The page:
She moved to California with the intention of living the rest of her life near family in California and disposed of all her property in Pennsylvania prior to relocating. Once she moved to California, she stayed in California continuously and moved into an assisted care facility (this required her... Read more »
Now my father in law passed away then my son is still minor, the insurance ask us court appointed guardian to get my son’s claim. We went to court and they did not help for guardianship estate, we cannot afford to get a lawyer. We dont know what to do to get certificate from the court stating... Read more »
The insurance company is asking for letters of guardianship which can only be granted to a guardian by a probate court. Merely being the parent of a minor is insufficient authority to claim insurance money belonging to a minor.
A court cannot give legal advice, nor can a legal document...Read more »
Only parent dies with trust. Multiple properties have to be sold. Beneficiaries are 3 brothers and one sister. Sister dies unexpectedly a month after parent dies. Now we have to go through probate as sister left no trust or will. Her share of parent's trust will have to go through probate.... Read more »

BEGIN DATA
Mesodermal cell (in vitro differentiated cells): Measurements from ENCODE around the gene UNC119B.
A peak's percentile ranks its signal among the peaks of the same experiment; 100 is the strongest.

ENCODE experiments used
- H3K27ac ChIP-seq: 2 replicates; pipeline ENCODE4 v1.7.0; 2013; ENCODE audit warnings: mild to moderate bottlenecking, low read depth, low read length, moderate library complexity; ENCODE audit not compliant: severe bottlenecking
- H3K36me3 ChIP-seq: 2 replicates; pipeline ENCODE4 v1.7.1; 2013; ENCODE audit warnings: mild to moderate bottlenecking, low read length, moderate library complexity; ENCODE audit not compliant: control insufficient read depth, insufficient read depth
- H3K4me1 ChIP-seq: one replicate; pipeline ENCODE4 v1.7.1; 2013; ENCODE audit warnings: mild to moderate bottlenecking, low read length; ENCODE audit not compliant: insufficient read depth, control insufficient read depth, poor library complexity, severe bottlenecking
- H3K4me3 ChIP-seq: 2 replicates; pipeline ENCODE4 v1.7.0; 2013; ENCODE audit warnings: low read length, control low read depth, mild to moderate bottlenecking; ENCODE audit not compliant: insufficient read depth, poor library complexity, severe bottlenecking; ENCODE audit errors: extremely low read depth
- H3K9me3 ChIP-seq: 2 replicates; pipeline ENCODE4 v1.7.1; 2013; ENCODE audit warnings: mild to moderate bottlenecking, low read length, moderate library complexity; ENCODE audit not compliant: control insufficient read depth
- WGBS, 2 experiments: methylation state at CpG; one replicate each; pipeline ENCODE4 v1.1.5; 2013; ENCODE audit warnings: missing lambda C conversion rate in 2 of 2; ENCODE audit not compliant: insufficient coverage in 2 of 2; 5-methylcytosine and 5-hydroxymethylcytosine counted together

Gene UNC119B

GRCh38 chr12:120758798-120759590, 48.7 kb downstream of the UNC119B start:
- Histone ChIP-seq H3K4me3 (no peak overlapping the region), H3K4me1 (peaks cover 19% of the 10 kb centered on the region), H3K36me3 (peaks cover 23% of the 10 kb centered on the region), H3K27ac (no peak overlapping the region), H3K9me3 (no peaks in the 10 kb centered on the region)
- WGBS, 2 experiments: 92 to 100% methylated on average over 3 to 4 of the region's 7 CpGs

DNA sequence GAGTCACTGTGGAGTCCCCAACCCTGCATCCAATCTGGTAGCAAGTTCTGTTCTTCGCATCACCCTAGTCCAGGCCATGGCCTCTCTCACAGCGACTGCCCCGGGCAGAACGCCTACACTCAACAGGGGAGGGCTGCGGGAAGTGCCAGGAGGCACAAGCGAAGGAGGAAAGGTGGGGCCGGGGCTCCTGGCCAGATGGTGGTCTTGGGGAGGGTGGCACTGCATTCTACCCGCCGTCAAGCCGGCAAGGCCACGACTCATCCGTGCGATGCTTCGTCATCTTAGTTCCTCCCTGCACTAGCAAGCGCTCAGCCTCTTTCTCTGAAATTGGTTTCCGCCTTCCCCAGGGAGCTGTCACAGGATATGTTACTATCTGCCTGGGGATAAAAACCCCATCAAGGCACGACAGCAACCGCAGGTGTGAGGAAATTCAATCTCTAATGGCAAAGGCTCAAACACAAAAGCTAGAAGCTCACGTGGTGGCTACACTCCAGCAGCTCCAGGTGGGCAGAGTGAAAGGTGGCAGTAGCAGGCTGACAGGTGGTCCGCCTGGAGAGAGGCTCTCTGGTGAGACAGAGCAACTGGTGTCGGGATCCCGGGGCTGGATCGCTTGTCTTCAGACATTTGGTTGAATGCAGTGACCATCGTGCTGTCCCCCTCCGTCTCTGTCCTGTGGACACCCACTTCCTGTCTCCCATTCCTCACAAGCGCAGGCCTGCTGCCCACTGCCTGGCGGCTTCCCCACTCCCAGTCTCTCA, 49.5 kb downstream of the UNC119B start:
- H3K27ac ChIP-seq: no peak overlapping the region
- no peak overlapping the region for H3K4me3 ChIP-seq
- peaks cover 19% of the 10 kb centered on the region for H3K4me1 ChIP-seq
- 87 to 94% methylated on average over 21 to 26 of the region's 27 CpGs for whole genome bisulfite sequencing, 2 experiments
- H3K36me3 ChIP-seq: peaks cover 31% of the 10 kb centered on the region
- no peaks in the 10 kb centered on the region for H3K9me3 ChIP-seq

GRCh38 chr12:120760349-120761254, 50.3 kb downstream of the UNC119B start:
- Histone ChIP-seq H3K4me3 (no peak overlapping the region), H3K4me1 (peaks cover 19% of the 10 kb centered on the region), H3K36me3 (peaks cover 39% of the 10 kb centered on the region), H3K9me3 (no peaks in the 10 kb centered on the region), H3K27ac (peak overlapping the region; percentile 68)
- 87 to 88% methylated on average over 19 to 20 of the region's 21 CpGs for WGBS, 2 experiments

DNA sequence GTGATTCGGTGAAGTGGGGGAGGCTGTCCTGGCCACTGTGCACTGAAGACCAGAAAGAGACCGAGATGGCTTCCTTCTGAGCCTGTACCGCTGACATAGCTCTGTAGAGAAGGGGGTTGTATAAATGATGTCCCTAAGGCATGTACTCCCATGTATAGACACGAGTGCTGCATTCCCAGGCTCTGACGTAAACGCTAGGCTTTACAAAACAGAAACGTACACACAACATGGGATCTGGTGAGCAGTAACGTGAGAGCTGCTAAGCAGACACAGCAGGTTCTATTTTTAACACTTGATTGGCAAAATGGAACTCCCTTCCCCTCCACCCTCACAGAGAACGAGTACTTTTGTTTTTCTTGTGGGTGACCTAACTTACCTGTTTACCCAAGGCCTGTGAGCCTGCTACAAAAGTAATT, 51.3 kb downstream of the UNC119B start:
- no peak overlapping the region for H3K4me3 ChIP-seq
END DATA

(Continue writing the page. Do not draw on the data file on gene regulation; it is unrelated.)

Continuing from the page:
More than likely a probate will need to be opened for sister's estate before you're allowed to close parent's estate. Once an executor is appointed to sister's estate, perhaps a deal can be struck among the beneficiaries of sister's estate allowing for an in-kind distribution of estate assets to...Read more »
No. Both are separate branches of the superior court, but both have separate functions: a criminal court adjudicates criminal law matters and a probate court adjudicates matters affecting trusts and estates. Rarely will one branch of the superior court step on the toes of another branch of the...Read more »
Mom died, properties need to be sold to distribute to beneficiaries. I am a beneficiary due to inherit about $500,000. I have cancer. How can I make my own trust for people I want to be my beneficiary, when I don't yet have the amount I am due to receive from my moms trust? It will take a long... Read more »
Assuming it's possible in your mom's trust, assign in writing all of your right, title and interest in your mom's trust to your revocable living trust. It's possible if your mom's trust does not have a standard spendthrift provision in it. If it does, then you'll have to create a standard Will...Read more »